WASHINGTON — The Marine Corps is conducting reliability tests on its latest expeditionary fighting vehicle prototypes, the service’s program manager for the effort said yesterday during a “DoD Live” bloggers roundtable.
“[For] the last couple of years, we’ve been going through a redesign for reliability for the basic system,” Marine Corps Col. Keith Moore said.
The EFV, as it’s known, is meant to serve as a vehicle bridge for Marines, carrying them from Navy ships through the surf and sand and miles deep into enemy terrain. It will replace the assault amphibious vehicle that was procured in 1972 and will be more than 40 years old when the EFV is fielded.
The new vehicle can launch far from shore, beyond the range of most guns and missiles, and can skim across the water at high speed, allowing Marines to achieve surprise, avoid enemy strengths, and “generate never-before-realized operational tempo across warfighting functions,” Moore said.
The first prototype made its debut at the National Museum of the Marine Corps on May 4, on its way to the Marine Corps Amphibious Vehicle Test Branch at Camp Pendleton, Calif. Three EFVs are at Camp Pendleton, and one is at the Aberdeen Test Center in Maryland. The prototypes will undergo more than 500 hours of rigorous testing to ensure that the vehicles are on an expected reliability growth path, Moore explained.
The vehicle at Aberdeen is undergoing testing for safety, human factors, basic automotive functions and firepower, Moore said. Only one of the three vehicles at Camp Pendleton is currently undergoing testing, but in the next few weeks all three will undergo water- and land-performance tests, he added.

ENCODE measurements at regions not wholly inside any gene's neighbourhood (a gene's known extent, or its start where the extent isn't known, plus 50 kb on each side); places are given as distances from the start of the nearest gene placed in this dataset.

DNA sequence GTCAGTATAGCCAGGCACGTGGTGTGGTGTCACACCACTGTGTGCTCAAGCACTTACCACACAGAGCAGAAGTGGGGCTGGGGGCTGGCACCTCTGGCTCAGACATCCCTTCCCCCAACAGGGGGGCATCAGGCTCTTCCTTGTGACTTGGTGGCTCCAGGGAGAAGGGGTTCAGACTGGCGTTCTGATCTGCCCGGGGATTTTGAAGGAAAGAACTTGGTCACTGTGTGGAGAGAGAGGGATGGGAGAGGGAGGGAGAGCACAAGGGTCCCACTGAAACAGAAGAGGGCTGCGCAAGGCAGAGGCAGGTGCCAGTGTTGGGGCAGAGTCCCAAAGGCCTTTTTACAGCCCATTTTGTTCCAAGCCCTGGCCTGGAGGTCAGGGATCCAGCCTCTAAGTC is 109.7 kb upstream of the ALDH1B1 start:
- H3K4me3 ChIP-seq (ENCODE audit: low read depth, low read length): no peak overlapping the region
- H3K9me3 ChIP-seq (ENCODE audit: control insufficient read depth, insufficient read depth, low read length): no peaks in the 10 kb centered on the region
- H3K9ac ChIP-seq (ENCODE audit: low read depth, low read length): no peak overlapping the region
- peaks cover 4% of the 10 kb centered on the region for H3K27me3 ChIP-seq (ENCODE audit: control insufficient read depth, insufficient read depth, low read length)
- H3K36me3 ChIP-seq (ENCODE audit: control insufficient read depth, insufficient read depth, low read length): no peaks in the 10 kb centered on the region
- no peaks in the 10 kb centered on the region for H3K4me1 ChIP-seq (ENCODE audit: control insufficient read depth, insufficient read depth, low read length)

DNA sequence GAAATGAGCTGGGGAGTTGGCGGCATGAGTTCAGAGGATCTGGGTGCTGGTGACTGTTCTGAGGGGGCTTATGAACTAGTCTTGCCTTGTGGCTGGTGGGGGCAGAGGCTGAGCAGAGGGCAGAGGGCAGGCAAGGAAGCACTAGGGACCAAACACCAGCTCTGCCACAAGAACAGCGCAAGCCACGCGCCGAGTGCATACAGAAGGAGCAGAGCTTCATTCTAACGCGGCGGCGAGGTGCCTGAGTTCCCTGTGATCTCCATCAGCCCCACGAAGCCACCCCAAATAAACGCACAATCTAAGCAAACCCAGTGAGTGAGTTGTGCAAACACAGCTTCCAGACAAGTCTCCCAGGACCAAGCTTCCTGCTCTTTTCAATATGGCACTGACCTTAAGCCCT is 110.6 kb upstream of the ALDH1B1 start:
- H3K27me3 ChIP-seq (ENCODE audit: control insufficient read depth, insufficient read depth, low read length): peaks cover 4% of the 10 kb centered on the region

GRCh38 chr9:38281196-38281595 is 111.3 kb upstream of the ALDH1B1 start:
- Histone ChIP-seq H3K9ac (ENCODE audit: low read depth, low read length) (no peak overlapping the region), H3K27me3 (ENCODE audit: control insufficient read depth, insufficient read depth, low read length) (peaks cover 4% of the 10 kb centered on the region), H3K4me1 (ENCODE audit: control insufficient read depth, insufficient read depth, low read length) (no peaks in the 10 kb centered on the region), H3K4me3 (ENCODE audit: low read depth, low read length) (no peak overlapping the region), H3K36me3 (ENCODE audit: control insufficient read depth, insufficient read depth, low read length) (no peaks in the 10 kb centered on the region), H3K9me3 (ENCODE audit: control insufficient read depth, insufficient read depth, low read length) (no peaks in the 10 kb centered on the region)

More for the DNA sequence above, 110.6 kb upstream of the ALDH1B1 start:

Moore said his team has a set of older prototypes at Camp Pendleton that were outfitted with design changes in the electronics and firepower systems. They’ll participate in a combined developmental environmental test this summer to see how they function in hot weather.
“This is the most capable infantry fighting vehicle that will exist in the U.S. inventory at the time it will get fielded,” Moore said. “It is a very robust, survivable infantry fighting vehicle that has to meet the Marines’ unique requirements.”
Looking back and finding mistakes in the process was a key part of the prototypes’ development, the colonel said.
“At some point, we didn’t have a process in place that would have given us early indicators that we were on the wrong track or going awry,” he said. Coming up with an orderly process after reviewing the previous design, manufacturing processes and initial component and subsystem testing allowed the team to create a better set of prototypes, he added.
“We are starting to see the fruit now of having put those good processes into place,” he said.
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